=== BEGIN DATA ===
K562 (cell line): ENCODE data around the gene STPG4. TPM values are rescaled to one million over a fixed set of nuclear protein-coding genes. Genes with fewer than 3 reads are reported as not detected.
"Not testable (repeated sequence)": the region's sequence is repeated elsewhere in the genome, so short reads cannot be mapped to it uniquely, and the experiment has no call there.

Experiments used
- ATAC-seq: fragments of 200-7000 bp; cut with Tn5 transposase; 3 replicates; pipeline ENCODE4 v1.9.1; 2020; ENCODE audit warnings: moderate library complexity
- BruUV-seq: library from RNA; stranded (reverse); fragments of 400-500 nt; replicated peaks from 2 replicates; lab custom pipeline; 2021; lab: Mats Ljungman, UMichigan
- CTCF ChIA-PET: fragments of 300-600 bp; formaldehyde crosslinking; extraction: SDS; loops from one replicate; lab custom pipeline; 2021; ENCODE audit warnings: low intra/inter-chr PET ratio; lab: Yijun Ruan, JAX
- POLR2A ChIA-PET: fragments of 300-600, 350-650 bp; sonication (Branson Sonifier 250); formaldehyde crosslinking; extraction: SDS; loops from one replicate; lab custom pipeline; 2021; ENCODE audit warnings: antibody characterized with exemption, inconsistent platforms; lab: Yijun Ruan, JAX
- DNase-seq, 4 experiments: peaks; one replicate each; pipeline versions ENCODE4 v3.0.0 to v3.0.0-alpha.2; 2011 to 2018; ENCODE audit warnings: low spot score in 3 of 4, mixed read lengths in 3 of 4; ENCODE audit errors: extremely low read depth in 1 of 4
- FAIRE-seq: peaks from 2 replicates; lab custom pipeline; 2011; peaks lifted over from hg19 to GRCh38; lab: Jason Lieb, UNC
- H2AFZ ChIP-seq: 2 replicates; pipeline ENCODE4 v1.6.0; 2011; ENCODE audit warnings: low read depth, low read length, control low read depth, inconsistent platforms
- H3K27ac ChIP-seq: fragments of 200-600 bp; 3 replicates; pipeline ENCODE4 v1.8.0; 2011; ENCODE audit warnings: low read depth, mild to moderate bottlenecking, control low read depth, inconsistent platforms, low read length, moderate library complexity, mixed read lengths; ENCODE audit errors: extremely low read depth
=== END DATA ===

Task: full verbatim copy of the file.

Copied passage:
K562 (cell line): ENCODE data around the gene STPG4. TPM values are rescaled to one million over a fixed set of nuclear protein-coding genes. Genes with fewer than 3 reads are reported as not detected.
"Not testable (repeated sequence)": the region's sequence is repeated elsewhere in the genome, so short reads cannot be mapped to it uniquely, and the experiment has no call there.

Experiments used
- ATAC-seq: fragments of 200-7000 bp; cut with Tn5 transposase; 3 replicates; pipeline ENCODE4 v1.9.1; 2020; ENCODE audit warnings: moderate library complexity
- BruUV-seq: library from RNA; stranded (reverse); fragments of 400-500 nt; replicated peaks from 2 replicates; lab custom pipeline; 2021; lab: Mats Ljungman, UMichigan
- CTCF ChIA-PET: fragments of 300-600 bp; formaldehyde crosslinking; extraction: SDS; loops from one replicate; lab custom pipeline; 2021; ENCODE audit warnings: low intra/inter-chr PET ratio; lab: Yijun Ruan, JAX
- POLR2A ChIA-PET: fragments of 300-600, 350-650 bp; sonication (Branson Sonifier 250); formaldehyde crosslinking; extraction: SDS; loops from one replicate; lab custom pipeline; 2021; ENCODE audit warnings: antibody characterized with exemption, inconsistent platforms; lab: Yijun Ruan, JAX
- DNase-seq, 4 experiments: peaks; one replicate each; pipeline versions ENCODE4 v3.0.0 to v3.0.0-alpha.2; 2011 to 2018; ENCODE audit warnings: low spot score in 3 of 4, mixed read lengths in 3 of 4; ENCODE audit errors: extremely low read depth in 1 of 4
- FAIRE-seq: peaks from 2 replicates; lab custom pipeline; 2011; peaks lifted over from hg19 to GRCh38; lab: Jason Lieb, UNC
- H2AFZ ChIP-seq: 2 replicates; pipeline ENCODE4 v1.6.0; 2011; ENCODE audit warnings: low read depth, low read length, control low read depth, inconsistent platforms
- H3K27ac ChIP-seq: fragments of 200-600 bp; 3 replicates; pipeline ENCODE4 v1.8.0; 2011; ENCODE audit warnings: low read depth, mild to moderate bottlenecking, control low read depth, inconsistent platforms, low read length, moderate library complexity, mixed read lengths; ENCODE audit errors: extremely low read depth